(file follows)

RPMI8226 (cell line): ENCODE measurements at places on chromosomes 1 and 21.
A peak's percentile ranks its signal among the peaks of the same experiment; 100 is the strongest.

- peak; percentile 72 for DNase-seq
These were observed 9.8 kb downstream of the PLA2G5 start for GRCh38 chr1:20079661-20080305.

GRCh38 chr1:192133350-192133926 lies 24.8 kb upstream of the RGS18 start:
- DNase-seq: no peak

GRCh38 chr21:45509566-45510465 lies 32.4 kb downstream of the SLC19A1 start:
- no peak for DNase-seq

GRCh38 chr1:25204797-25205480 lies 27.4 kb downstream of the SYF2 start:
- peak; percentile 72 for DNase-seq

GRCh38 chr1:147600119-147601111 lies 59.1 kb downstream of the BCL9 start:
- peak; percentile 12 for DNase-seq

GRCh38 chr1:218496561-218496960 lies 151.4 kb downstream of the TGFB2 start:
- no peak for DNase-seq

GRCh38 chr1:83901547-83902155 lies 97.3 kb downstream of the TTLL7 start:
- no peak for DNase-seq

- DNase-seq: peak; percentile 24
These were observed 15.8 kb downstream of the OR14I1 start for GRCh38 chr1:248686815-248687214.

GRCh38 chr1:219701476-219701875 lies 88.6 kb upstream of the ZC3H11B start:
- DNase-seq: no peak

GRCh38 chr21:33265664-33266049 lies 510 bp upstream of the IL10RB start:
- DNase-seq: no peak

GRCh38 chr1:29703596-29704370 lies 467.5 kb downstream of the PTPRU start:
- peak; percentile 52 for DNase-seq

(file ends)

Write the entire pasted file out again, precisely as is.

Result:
RPMI8226 (cell line): ENCODE measurements at places on chromosomes 1 and 21.
A peak's percentile ranks its signal among the peaks of the same experiment; 100 is the strongest.

- peak; percentile 72 for DNase-seq
These were observed 9.8 kb downstream of the PLA2G5 start for GRCh38 chr1:20079661-20080305.

GRCh38 chr1:192133350-192133926 lies 24.8 kb upstream of the RGS18 start:
- DNase-seq: no peak

GRCh38 chr21:45509566-45510465 lies 32.4 kb downstream of the SLC19A1 start:
- no peak for DNase-seq

GRCh38 chr1:25204797-25205480 lies 27.4 kb downstream of the SYF2 start:
- peak; percentile 72 for DNase-seq

GRCh38 chr1:147600119-147601111 lies 59.1 kb downstream of the BCL9 start:
- peak; percentile 12 for DNase-seq

GRCh38 chr1:218496561-218496960 lies 151.4 kb downstream of the TGFB2 start:
- no peak for DNase-seq

GRCh38 chr1:83901547-83902155 lies 97.3 kb downstream of the TTLL7 start:
- no peak for DNase-seq

- DNase-seq: peak; percentile 24
These were observed 15.8 kb downstream of the OR14I1 start for GRCh38 chr1:248686815-248687214.

GRCh38 chr1:219701476-219701875 lies 88.6 kb upstream of the ZC3H11B start:
- DNase-seq: no peak

GRCh38 chr21:33265664-33266049 lies 510 bp upstream of the IL10RB start:
- DNase-seq: no peak

GRCh38 chr1:29703596-29704370 lies 467.5 kb downstream of the PTPRU start:
- peak; percentile 52 for DNase-seq